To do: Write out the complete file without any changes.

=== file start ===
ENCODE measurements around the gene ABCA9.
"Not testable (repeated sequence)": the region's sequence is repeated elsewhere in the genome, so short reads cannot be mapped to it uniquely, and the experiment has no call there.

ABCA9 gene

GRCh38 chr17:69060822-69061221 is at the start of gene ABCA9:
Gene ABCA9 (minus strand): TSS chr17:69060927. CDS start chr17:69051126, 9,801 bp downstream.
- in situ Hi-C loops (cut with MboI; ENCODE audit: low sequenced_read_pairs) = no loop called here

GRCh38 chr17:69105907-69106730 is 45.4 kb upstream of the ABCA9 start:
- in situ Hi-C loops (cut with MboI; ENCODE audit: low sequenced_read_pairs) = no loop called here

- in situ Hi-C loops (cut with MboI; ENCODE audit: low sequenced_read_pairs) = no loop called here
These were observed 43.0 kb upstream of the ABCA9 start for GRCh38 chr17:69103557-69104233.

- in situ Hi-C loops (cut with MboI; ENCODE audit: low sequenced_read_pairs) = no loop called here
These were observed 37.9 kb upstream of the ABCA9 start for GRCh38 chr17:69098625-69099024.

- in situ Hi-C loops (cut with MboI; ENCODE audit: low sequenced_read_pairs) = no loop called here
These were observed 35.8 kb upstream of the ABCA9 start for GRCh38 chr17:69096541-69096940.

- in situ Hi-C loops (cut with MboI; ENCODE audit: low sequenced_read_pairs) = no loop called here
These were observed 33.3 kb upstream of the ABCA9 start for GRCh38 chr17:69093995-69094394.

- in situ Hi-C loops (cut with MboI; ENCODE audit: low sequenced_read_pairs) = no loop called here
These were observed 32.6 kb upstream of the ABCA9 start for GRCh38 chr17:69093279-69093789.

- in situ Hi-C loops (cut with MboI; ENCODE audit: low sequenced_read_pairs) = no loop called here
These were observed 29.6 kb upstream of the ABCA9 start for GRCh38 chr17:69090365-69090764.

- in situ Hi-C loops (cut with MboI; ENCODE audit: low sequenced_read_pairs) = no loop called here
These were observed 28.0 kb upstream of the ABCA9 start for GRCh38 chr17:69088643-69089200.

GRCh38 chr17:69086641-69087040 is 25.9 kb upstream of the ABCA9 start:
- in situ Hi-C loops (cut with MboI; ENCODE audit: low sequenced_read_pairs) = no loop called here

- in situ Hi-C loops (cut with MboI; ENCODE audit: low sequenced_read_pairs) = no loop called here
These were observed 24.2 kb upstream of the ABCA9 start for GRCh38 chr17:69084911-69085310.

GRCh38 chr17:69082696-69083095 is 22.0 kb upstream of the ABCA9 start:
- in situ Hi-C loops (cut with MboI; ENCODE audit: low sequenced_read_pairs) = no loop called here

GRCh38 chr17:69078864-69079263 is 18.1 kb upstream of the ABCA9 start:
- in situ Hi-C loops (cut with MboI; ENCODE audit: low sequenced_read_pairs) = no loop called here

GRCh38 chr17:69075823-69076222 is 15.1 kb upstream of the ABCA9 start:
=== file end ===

ENCODE measurements around the gene ABCA9.
"Not testable (repeated sequence)": the region's sequence is repeated elsewhere in the genome, so short reads cannot be mapped to it uniquely, and the experiment has no call there.

ABCA9 gene

GRCh38 chr17:69060822-69061221 is at the start of gene ABCA9:
Gene ABCA9 (minus strand): TSS chr17:69060927. CDS start chr17:69051126, 9,801 bp downstream.
- in situ Hi-C loops (cut with MboI; ENCODE audit: low sequenced_read_pairs) = no loop called here

GRCh38 chr17:69105907-69106730 is 45.4 kb upstream of the ABCA9 start:
- in situ Hi-C loops (cut with MboI; ENCODE audit: low sequenced_read_pairs) = no loop called here

- in situ Hi-C loops (cut with MboI; ENCODE audit: low sequenced_read_pairs) = no loop called here
These were observed 43.0 kb upstream of the ABCA9 start for GRCh38 chr17:69103557-69104233.

- in situ Hi-C loops (cut with MboI; ENCODE audit: low sequenced_read_pairs) = no loop called here
These were observed 37.9 kb upstream of the ABCA9 start for GRCh38 chr17:69098625-69099024.

- in situ Hi-C loops (cut with MboI; ENCODE audit: low sequenced_read_pairs) = no loop called here
These were observed 35.8 kb upstream of the ABCA9 start for GRCh38 chr17:69096541-69096940.

- in situ Hi-C loops (cut with MboI; ENCODE audit: low sequenced_read_pairs) = no loop called here
These were observed 33.3 kb upstream of the ABCA9 start for GRCh38 chr17:69093995-69094394.

- in situ Hi-C loops (cut with MboI; ENCODE audit: low sequenced_read_pairs) = no loop called here
These were observed 32.6 kb upstream of the ABCA9 start for GRCh38 chr17:69093279-69093789.

- in situ Hi-C loops (cut with MboI; ENCODE audit: low sequenced_read_pairs) = no loop called here
These were observed 29.6 kb upstream of the ABCA9 start for GRCh38 chr17:69090365-69090764.

- in situ Hi-C loops (cut with MboI; ENCODE audit: low sequenced_read_pairs) = no loop called here
These were observed 28.0 kb upstream of the ABCA9 start for GRCh38 chr17:69088643-69089200.

GRCh38 chr17:69086641-69087040 is 25.9 kb upstream of the ABCA9 start:
- in situ Hi-C loops (cut with MboI; ENCODE audit: low sequenced_read_pairs) = no loop called here

- in situ Hi-C loops (cut with MboI; ENCODE audit: low sequenced_read_pairs) = no loop called here
These were observed 24.2 kb upstream of the ABCA9 start for GRCh38 chr17:69084911-69085310.

GRCh38 chr17:69082696-69083095 is 22.0 kb upstream of the ABCA9 start:
- in situ Hi-C loops (cut with MboI; ENCODE audit: low sequenced_read_pairs) = no loop called here

GRCh38 chr17:69078864-69079263 is 18.1 kb upstream of the ABCA9 start:
- in situ Hi-C loops (cut with MboI; ENCODE audit: low sequenced_read_pairs) = no loop called here

GRCh38 chr17:69075823-69076222 is 15.1 kb upstream of the ABCA9 start: